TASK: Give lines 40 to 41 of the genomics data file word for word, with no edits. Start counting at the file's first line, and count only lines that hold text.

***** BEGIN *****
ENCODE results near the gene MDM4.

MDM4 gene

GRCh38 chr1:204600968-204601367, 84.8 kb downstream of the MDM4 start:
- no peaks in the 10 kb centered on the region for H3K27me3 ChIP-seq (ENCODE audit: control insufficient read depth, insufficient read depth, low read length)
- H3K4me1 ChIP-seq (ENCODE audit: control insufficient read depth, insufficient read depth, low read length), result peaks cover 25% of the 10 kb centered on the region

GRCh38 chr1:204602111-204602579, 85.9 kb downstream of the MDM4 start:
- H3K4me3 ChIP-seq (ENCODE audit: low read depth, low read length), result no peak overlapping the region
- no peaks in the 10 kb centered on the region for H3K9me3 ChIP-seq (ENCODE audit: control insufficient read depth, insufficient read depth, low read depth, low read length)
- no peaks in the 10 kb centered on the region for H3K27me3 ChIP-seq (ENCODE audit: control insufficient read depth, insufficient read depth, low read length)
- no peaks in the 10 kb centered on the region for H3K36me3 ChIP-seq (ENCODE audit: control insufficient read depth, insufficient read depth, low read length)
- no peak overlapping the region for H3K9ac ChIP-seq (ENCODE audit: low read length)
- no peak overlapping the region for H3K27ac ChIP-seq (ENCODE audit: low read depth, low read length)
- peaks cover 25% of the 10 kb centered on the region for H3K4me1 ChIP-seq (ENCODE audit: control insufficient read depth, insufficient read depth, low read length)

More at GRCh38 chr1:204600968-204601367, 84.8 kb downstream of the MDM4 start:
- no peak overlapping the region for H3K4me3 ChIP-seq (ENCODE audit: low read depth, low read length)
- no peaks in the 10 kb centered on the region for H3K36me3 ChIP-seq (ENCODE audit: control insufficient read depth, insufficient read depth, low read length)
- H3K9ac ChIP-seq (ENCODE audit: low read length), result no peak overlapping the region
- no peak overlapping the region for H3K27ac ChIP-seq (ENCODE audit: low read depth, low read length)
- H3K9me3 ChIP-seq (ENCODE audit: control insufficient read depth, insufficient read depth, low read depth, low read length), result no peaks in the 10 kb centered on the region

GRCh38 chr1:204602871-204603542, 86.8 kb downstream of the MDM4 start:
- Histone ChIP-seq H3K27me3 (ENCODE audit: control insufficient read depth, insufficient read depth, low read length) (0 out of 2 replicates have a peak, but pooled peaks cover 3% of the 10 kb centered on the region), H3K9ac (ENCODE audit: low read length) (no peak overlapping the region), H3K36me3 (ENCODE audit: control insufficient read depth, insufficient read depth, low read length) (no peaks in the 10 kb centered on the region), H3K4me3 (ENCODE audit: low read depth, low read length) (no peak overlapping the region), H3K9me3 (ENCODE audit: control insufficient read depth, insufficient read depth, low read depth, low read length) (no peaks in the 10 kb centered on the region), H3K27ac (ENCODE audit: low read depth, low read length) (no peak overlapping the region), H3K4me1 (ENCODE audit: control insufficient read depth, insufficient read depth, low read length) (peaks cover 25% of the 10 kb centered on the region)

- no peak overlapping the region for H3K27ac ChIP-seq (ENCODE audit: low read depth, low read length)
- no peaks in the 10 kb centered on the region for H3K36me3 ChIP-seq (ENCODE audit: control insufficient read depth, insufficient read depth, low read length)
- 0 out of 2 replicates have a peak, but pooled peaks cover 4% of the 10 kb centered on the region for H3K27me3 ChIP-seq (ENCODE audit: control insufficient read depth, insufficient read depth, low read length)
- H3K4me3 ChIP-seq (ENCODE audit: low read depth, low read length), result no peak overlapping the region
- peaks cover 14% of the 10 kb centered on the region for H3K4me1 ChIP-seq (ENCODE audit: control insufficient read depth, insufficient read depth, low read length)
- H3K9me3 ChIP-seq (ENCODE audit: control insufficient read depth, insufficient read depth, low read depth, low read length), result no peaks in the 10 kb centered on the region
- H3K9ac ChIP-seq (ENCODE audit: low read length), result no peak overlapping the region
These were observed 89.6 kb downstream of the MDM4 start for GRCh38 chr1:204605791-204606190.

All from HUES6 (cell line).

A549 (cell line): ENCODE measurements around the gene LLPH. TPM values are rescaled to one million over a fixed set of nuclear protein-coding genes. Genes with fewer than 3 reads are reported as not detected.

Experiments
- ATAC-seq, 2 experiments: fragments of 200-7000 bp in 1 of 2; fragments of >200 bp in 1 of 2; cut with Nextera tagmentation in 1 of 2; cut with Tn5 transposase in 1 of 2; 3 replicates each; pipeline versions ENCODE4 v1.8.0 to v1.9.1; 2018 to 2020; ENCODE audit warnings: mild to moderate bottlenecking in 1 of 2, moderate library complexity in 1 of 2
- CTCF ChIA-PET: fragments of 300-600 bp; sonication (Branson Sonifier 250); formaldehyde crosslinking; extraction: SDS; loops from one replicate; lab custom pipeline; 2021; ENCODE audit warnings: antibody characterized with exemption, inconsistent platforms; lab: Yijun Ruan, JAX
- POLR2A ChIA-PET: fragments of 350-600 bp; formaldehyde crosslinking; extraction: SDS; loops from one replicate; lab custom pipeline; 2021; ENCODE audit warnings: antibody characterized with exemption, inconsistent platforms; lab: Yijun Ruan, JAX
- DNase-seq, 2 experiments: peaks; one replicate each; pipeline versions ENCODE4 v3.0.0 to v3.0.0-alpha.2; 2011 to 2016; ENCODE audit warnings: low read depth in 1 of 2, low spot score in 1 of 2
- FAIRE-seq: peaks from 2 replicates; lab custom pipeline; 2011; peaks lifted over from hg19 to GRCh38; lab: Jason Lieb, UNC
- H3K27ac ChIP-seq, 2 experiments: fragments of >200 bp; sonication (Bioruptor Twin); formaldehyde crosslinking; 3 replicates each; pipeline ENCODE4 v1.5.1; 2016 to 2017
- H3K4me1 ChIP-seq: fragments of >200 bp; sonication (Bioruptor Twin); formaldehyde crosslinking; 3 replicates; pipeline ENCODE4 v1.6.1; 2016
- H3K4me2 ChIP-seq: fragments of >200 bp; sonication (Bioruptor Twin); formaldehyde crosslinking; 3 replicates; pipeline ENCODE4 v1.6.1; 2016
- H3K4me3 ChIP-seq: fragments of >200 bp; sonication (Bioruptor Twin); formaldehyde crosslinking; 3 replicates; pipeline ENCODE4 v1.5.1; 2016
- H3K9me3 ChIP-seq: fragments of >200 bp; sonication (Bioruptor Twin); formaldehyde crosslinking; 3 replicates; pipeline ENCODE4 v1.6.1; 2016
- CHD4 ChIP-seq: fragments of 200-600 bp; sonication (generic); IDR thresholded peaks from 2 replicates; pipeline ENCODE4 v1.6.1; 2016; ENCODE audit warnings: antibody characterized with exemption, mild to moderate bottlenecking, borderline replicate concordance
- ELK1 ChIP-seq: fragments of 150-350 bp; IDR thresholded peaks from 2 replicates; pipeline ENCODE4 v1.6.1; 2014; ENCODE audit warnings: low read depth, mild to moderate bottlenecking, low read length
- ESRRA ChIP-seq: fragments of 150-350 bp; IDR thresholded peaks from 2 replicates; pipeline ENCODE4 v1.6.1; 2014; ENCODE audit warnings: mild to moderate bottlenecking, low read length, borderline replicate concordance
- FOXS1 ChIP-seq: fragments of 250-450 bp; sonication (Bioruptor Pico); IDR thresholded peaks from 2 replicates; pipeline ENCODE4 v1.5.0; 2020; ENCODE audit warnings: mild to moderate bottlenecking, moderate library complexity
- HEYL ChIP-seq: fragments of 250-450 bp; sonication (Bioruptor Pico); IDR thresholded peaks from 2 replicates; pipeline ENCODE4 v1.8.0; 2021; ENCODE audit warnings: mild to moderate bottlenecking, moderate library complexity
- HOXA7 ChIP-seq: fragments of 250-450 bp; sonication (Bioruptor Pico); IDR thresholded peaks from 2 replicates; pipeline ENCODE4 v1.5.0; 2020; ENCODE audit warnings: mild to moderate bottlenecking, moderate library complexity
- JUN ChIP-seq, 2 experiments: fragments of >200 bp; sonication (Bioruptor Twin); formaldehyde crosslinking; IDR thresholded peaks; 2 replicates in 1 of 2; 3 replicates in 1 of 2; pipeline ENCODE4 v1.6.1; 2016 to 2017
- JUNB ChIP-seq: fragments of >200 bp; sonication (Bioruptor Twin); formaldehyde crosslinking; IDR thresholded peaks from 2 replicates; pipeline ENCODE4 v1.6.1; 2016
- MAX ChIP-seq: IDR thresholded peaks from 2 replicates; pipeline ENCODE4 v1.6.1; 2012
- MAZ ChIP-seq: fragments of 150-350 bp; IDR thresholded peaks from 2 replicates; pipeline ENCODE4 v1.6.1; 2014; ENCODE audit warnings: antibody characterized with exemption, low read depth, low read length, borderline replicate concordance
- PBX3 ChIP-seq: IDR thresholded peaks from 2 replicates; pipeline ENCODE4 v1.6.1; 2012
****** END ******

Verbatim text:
- H3K4me2 ChIP-seq: fragments of >200 bp; sonication (Bioruptor Twin); formaldehyde crosslinking; 3 replicates; pipeline ENCODE4 v1.6.1; 2016
- H3K4me3 ChIP-seq: fragments of >200 bp; sonication (Bioruptor Twin); formaldehyde crosslinking; 3 replicates; pipeline ENCODE4 v1.5.1; 2016